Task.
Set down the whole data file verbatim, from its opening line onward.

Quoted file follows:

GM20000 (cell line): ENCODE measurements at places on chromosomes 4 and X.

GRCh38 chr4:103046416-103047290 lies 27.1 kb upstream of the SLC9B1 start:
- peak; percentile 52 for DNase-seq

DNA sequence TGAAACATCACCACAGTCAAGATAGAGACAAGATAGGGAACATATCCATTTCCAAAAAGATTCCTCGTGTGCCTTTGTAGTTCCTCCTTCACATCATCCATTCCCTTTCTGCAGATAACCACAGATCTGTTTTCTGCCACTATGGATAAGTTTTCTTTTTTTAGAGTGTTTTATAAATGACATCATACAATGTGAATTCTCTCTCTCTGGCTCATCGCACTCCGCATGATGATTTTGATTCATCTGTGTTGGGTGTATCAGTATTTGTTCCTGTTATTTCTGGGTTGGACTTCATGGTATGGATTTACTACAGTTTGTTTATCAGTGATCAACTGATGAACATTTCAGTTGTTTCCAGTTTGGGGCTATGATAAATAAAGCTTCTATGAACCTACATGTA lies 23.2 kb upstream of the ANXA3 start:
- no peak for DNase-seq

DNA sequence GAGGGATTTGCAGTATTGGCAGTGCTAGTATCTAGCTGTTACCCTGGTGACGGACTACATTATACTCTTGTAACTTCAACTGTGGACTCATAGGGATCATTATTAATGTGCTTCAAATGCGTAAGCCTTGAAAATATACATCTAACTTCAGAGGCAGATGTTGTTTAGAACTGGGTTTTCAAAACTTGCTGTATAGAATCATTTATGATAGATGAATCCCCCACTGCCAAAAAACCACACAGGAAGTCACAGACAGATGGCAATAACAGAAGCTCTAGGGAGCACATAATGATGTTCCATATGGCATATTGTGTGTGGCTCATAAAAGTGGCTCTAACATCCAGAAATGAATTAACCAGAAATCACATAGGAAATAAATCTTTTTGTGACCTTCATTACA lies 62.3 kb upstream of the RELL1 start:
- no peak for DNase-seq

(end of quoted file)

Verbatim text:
GM20000 (cell line): ENCODE measurements at places on chromosomes 4 and X.

GRCh38 chr4:103046416-103047290 lies 27.1 kb upstream of the SLC9B1 start:
- peak; percentile 52 for DNase-seq

DNA sequence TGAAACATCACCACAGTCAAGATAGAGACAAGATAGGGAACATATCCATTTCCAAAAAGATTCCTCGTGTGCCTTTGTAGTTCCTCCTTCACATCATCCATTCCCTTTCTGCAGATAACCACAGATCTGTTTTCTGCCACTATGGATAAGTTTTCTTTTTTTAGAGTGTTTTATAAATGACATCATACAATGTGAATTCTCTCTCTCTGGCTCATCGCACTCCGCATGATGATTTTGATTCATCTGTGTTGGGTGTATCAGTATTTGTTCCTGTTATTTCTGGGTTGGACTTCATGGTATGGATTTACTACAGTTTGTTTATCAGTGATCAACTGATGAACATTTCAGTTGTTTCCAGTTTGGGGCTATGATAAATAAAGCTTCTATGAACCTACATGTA lies 23.2 kb upstream of the ANXA3 start:
- no peak for DNase-seq

DNA sequence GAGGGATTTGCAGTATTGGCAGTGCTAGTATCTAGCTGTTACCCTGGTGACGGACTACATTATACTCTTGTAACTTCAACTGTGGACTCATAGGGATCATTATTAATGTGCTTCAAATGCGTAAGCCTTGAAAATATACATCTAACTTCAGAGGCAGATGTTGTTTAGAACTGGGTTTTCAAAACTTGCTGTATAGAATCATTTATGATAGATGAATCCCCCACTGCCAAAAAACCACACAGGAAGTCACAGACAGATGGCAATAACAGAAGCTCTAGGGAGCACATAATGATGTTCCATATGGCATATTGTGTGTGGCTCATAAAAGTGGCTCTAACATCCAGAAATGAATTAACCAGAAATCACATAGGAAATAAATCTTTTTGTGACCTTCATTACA lies 62.3 kb upstream of the RELL1 start:
- no peak for DNase-seq